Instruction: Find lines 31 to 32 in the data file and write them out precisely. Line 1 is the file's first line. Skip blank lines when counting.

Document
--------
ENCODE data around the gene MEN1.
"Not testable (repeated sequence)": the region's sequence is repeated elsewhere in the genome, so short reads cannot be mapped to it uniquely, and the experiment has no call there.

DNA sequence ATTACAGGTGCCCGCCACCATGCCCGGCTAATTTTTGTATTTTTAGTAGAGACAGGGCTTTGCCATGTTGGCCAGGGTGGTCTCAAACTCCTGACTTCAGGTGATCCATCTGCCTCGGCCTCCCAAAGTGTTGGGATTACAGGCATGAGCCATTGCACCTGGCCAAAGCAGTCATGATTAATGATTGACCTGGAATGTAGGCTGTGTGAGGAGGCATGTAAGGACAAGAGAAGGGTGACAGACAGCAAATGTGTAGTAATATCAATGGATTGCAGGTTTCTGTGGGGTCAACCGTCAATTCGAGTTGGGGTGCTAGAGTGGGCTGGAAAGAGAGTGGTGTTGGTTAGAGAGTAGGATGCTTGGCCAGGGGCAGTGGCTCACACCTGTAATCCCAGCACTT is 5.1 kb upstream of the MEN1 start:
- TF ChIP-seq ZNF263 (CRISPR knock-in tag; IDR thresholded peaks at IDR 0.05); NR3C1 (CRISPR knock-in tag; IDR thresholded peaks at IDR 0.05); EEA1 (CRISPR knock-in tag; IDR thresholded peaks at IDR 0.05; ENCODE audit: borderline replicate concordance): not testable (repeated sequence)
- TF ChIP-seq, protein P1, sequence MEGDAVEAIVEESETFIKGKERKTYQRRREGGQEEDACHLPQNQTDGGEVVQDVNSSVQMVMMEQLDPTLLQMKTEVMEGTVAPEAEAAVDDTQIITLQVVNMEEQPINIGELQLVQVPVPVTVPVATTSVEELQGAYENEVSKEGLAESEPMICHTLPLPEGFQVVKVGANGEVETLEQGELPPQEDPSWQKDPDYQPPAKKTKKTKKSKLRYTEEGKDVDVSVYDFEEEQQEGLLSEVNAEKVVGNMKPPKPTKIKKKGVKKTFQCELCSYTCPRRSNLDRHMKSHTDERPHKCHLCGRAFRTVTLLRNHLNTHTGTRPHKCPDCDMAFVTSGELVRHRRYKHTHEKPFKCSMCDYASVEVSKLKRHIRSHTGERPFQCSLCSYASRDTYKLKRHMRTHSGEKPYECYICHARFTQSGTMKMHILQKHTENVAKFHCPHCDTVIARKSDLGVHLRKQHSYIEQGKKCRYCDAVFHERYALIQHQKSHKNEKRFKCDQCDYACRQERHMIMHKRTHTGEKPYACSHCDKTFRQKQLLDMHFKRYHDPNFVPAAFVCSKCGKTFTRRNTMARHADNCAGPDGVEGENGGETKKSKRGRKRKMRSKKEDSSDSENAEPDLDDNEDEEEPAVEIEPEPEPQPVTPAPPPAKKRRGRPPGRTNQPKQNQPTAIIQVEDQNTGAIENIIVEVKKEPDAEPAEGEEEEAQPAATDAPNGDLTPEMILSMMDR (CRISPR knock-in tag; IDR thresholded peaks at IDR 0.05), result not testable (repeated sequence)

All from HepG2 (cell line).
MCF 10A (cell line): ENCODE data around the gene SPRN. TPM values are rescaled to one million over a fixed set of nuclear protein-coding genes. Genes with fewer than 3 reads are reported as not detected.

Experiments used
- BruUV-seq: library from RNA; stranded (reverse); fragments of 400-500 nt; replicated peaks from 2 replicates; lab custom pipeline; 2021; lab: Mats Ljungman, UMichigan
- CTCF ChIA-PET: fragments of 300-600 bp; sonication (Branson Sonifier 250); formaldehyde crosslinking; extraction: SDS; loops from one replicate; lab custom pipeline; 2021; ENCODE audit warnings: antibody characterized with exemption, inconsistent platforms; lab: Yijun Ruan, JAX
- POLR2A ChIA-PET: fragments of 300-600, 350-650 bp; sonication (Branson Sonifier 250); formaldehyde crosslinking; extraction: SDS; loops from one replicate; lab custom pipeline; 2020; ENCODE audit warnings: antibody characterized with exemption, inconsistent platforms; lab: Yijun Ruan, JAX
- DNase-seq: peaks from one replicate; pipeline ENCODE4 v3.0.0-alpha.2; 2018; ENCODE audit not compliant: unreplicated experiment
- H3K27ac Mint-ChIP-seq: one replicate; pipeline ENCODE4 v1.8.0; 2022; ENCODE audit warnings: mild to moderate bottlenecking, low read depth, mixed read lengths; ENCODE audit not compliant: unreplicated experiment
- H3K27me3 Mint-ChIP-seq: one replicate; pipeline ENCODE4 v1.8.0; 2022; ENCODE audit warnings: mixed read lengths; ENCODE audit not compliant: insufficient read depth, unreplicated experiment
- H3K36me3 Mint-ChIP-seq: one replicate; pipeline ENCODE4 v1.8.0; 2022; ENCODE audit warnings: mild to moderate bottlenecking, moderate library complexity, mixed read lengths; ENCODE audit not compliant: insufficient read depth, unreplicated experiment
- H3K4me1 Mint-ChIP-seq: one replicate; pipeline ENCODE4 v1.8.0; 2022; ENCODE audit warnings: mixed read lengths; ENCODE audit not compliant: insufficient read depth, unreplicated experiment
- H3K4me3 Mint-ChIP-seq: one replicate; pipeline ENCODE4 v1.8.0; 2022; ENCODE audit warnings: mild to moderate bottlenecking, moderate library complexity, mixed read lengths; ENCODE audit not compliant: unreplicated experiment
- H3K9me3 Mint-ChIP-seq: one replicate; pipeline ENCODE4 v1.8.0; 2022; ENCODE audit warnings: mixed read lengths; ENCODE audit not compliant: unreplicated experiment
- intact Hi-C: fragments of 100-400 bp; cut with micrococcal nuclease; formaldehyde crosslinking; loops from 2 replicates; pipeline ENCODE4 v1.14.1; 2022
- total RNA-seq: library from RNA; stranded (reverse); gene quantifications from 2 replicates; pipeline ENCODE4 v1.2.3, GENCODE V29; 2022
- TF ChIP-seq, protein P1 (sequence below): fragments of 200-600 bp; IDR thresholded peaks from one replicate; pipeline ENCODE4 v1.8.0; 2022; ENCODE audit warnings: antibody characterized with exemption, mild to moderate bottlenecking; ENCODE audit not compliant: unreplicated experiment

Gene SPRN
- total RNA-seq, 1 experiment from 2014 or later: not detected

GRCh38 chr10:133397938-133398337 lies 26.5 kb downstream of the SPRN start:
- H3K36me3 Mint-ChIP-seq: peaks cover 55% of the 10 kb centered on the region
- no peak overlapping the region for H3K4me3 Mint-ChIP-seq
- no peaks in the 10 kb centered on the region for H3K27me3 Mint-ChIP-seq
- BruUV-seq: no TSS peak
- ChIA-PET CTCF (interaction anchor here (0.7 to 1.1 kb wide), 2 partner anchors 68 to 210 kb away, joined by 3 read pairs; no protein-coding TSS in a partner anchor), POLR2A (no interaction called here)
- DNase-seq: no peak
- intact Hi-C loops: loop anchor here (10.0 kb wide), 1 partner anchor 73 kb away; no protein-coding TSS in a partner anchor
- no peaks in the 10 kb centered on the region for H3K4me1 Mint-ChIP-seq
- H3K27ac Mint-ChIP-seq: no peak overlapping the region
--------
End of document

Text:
- intact Hi-C loops: loop anchor here (10.0 kb wide), 1 partner anchor 73 kb away; no protein-coding TSS in a partner anchor
- no peaks in the 10 kb centered on the region for H3K4me1 Mint-ChIP-seq